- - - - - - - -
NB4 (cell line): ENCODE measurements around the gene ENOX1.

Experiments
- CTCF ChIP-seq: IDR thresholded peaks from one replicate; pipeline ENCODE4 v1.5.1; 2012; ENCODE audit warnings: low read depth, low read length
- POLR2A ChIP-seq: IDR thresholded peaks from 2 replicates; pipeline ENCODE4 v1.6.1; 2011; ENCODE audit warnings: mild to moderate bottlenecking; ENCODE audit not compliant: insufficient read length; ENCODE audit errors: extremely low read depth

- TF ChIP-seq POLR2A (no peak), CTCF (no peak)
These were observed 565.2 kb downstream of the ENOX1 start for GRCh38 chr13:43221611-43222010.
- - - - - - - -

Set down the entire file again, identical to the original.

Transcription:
NB4 (cell line): ENCODE measurements around the gene ENOX1.

Experiments
- CTCF ChIP-seq: IDR thresholded peaks from one replicate; pipeline ENCODE4 v1.5.1; 2012; ENCODE audit warnings: low read depth, low read length
- POLR2A ChIP-seq: IDR thresholded peaks from 2 replicates; pipeline ENCODE4 v1.6.1; 2011; ENCODE audit warnings: mild to moderate bottlenecking; ENCODE audit not compliant: insufficient read length; ENCODE audit errors: extremely low read depth

- TF ChIP-seq POLR2A (no peak), CTCF (no peak)
These were observed 565.2 kb downstream of the ENOX1 start for GRCh38 chr13:43221611-43222010.